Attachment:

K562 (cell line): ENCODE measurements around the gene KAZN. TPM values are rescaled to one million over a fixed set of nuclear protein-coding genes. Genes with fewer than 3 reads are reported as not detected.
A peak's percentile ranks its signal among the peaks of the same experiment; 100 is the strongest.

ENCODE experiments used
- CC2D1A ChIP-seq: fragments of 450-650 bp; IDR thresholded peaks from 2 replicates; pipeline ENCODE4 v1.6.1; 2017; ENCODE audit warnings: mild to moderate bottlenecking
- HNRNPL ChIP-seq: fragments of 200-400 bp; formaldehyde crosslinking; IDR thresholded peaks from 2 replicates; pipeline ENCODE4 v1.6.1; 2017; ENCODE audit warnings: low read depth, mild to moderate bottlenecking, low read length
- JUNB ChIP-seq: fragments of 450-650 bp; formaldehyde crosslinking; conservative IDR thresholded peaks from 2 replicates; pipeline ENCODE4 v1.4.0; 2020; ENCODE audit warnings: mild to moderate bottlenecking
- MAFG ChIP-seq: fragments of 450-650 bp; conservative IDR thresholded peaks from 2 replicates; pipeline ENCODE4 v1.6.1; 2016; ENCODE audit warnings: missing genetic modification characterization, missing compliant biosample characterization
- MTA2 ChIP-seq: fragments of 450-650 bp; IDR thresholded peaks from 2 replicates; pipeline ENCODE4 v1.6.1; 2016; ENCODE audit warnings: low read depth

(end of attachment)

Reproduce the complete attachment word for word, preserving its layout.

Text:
K562 (cell line): ENCODE measurements around the gene KAZN. TPM values are rescaled to one million over a fixed set of nuclear protein-coding genes. Genes with fewer than 3 reads are reported as not detected.
A peak's percentile ranks its signal among the peaks of the same experiment; 100 is the strongest.

ENCODE experiments used
- CC2D1A ChIP-seq: fragments of 450-650 bp; IDR thresholded peaks from 2 replicates; pipeline ENCODE4 v1.6.1; 2017; ENCODE audit warnings: mild to moderate bottlenecking
- HNRNPL ChIP-seq: fragments of 200-400 bp; formaldehyde crosslinking; IDR thresholded peaks from 2 replicates; pipeline ENCODE4 v1.6.1; 2017; ENCODE audit warnings: low read depth, mild to moderate bottlenecking, low read length
- JUNB ChIP-seq: fragments of 450-650 bp; formaldehyde crosslinking; conservative IDR thresholded peaks from 2 replicates; pipeline ENCODE4 v1.4.0; 2020; ENCODE audit warnings: mild to moderate bottlenecking
- MAFG ChIP-seq: fragments of 450-650 bp; conservative IDR thresholded peaks from 2 replicates; pipeline ENCODE4 v1.6.1; 2016; ENCODE audit warnings: missing genetic modification characterization, missing compliant biosample characterization
- MTA2 ChIP-seq: fragments of 450-650 bp; IDR thresholded peaks from 2 replicates; pipeline ENCODE4 v1.6.1; 2016; ENCODE audit warnings: low read depth